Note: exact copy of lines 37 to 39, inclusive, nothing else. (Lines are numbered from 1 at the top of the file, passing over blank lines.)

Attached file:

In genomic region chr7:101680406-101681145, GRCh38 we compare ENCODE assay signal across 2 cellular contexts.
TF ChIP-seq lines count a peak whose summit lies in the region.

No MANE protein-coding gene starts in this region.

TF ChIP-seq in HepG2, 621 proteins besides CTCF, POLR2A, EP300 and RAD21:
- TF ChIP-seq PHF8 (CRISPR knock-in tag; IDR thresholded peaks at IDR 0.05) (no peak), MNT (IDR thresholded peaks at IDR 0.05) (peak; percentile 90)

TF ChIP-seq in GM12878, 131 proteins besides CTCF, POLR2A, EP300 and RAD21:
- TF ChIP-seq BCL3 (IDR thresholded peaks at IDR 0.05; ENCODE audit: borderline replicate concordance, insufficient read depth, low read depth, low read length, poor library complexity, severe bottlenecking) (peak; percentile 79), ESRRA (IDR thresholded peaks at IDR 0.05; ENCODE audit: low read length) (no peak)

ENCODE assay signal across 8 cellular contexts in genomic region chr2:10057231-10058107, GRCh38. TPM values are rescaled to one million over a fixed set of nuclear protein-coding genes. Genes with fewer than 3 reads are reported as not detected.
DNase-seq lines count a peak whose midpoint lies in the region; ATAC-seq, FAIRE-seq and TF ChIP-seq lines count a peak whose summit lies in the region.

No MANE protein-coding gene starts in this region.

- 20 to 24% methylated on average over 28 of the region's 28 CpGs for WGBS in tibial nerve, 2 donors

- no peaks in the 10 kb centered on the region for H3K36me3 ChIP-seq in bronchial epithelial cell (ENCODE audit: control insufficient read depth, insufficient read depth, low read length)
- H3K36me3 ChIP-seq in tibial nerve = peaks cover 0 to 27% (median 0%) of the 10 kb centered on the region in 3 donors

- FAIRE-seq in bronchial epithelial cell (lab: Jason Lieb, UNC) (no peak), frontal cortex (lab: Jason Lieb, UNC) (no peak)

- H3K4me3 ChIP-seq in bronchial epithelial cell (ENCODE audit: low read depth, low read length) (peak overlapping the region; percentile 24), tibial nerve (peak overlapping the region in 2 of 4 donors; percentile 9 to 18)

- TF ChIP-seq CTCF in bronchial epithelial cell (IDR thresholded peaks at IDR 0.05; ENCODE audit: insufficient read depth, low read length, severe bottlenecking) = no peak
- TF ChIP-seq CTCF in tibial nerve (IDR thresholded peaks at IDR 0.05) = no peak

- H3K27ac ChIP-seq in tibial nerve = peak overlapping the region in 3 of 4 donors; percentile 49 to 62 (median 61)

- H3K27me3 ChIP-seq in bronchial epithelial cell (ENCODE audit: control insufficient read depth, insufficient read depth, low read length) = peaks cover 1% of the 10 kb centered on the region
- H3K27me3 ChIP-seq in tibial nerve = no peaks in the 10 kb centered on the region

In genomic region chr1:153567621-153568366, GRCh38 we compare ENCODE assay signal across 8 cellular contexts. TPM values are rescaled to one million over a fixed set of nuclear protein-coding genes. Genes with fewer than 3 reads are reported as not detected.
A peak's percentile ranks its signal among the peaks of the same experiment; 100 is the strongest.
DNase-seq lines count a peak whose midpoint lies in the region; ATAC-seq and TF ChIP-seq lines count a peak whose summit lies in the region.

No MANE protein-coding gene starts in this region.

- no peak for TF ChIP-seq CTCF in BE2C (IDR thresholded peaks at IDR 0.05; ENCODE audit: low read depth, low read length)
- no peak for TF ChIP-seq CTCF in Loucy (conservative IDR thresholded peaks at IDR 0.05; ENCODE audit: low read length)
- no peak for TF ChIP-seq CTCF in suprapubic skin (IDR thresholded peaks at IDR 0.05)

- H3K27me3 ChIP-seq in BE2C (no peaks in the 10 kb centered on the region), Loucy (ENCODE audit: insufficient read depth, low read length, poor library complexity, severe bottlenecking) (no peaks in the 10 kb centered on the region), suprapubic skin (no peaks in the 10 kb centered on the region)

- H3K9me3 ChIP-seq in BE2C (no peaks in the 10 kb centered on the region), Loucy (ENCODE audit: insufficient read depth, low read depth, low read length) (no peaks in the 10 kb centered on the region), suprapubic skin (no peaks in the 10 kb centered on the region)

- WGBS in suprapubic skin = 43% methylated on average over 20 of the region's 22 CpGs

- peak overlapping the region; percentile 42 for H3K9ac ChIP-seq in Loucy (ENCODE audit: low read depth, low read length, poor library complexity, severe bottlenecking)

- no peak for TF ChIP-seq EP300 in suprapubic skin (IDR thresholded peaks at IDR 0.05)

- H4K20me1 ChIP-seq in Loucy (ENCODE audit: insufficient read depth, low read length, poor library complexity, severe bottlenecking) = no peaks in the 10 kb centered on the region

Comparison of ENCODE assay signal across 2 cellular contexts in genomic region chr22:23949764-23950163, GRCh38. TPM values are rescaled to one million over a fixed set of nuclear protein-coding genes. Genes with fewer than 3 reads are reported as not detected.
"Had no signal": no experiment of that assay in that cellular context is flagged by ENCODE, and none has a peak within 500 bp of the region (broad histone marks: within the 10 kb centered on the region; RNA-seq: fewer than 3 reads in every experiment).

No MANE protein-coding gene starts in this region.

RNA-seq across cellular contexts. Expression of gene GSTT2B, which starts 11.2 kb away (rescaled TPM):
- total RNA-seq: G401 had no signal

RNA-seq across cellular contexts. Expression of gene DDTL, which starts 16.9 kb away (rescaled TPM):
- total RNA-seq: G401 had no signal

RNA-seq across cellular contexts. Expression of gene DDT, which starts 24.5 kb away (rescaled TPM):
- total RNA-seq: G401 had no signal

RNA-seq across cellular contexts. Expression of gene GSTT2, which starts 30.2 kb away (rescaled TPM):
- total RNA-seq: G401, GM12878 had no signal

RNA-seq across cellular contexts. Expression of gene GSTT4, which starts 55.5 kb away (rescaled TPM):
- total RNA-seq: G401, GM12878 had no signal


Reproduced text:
RNA-seq across cellular contexts. Expression of gene GSTT2B, which starts 11.2 kb away (rescaled TPM):
- total RNA-seq: G401 had no signal

RNA-seq across cellular contexts. Expression of gene DDTL, which starts 16.9 kb away (rescaled TPM):